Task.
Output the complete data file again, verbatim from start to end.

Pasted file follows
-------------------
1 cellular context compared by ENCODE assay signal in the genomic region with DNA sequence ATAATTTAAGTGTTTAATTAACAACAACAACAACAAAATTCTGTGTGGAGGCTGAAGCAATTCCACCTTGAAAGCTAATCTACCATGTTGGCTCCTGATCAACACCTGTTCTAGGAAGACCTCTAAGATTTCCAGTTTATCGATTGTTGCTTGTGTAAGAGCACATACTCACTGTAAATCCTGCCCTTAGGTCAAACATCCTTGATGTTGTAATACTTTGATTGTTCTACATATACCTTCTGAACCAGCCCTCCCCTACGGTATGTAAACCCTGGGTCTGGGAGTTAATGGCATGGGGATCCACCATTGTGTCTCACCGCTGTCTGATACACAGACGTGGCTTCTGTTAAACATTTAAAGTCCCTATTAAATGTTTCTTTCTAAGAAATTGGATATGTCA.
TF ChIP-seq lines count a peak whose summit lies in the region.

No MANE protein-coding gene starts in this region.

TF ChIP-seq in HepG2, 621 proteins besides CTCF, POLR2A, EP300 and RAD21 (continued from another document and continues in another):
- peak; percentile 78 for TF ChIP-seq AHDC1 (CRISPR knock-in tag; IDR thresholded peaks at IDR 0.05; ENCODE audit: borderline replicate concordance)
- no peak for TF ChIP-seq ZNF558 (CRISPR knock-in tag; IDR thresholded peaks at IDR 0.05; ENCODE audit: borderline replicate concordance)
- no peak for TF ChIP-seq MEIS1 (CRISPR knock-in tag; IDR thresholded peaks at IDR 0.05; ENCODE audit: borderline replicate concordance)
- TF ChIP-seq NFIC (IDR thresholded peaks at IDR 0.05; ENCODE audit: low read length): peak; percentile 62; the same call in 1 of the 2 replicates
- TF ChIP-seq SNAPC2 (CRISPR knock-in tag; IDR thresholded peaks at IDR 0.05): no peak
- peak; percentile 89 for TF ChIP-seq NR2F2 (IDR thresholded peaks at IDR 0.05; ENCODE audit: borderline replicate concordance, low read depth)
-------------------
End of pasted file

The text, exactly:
1 cellular context compared by ENCODE assay signal in the genomic region with DNA sequence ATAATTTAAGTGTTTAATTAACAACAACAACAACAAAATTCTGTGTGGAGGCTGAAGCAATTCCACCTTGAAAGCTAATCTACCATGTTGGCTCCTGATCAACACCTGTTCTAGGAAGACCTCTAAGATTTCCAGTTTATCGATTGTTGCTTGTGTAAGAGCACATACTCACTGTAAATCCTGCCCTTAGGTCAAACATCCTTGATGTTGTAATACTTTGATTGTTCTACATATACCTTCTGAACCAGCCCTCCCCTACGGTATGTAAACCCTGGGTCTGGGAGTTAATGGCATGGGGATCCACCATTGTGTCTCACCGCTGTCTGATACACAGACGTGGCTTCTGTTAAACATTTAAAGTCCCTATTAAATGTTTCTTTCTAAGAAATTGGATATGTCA.
TF ChIP-seq lines count a peak whose summit lies in the region.

No MANE protein-coding gene starts in this region.

TF ChIP-seq in HepG2, 621 proteins besides CTCF, POLR2A, EP300 and RAD21 (continued from another document and continues in another):
- peak; percentile 78 for TF ChIP-seq AHDC1 (CRISPR knock-in tag; IDR thresholded peaks at IDR 0.05; ENCODE audit: borderline replicate concordance)
- no peak for TF ChIP-seq ZNF558 (CRISPR knock-in tag; IDR thresholded peaks at IDR 0.05; ENCODE audit: borderline replicate concordance)
- no peak for TF ChIP-seq MEIS1 (CRISPR knock-in tag; IDR thresholded peaks at IDR 0.05; ENCODE audit: borderline replicate concordance)
- TF ChIP-seq NFIC (IDR thresholded peaks at IDR 0.05; ENCODE audit: low read length): peak; percentile 62; the same call in 1 of the 2 replicates
- TF ChIP-seq SNAPC2 (CRISPR knock-in tag; IDR thresholded peaks at IDR 0.05): no peak
- peak; percentile 89 for TF ChIP-seq NR2F2 (IDR thresholded peaks at IDR 0.05; ENCODE audit: borderline replicate concordance, low read depth)